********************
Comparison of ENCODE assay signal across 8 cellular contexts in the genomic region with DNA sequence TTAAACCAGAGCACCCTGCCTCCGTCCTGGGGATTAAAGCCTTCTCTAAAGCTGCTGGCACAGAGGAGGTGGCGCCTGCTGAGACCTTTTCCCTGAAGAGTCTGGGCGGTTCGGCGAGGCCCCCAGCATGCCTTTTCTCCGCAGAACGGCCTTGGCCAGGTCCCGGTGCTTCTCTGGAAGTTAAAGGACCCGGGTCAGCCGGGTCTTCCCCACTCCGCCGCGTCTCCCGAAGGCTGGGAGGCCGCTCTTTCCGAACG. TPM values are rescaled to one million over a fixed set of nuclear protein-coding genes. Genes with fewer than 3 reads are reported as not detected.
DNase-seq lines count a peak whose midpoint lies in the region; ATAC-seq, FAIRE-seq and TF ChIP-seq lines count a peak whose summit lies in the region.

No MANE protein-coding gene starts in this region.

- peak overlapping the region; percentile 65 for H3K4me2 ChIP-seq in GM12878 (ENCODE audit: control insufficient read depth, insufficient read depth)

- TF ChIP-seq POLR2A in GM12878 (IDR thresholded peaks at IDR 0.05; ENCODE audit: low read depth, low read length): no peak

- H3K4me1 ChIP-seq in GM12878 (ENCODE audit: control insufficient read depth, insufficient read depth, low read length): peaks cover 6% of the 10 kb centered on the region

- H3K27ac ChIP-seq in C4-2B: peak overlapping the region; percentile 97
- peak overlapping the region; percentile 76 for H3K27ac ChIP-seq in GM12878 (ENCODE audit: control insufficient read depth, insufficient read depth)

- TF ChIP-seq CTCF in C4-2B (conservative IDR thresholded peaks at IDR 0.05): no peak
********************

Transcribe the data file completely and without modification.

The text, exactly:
Comparison of ENCODE assay signal across 8 cellular contexts in the genomic region with DNA sequence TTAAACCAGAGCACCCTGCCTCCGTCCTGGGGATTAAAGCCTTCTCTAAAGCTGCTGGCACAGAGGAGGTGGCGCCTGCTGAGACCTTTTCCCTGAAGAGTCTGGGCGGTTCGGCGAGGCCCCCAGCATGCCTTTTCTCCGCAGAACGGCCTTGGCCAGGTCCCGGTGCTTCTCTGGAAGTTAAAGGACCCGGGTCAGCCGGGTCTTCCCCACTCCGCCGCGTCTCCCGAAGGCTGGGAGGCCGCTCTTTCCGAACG. TPM values are rescaled to one million over a fixed set of nuclear protein-coding genes. Genes with fewer than 3 reads are reported as not detected.
DNase-seq lines count a peak whose midpoint lies in the region; ATAC-seq, FAIRE-seq and TF ChIP-seq lines count a peak whose summit lies in the region.

No MANE protein-coding gene starts in this region.

- peak overlapping the region; percentile 65 for H3K4me2 ChIP-seq in GM12878 (ENCODE audit: control insufficient read depth, insufficient read depth)

- TF ChIP-seq POLR2A in GM12878 (IDR thresholded peaks at IDR 0.05; ENCODE audit: low read depth, low read length): no peak

- H3K4me1 ChIP-seq in GM12878 (ENCODE audit: control insufficient read depth, insufficient read depth, low read length): peaks cover 6% of the 10 kb centered on the region

- H3K27ac ChIP-seq in C4-2B: peak overlapping the region; percentile 97
- peak overlapping the region; percentile 76 for H3K27ac ChIP-seq in GM12878 (ENCODE audit: control insufficient read depth, insufficient read depth)

- TF ChIP-seq CTCF in C4-2B (conservative IDR thresholded peaks at IDR 0.05): no peak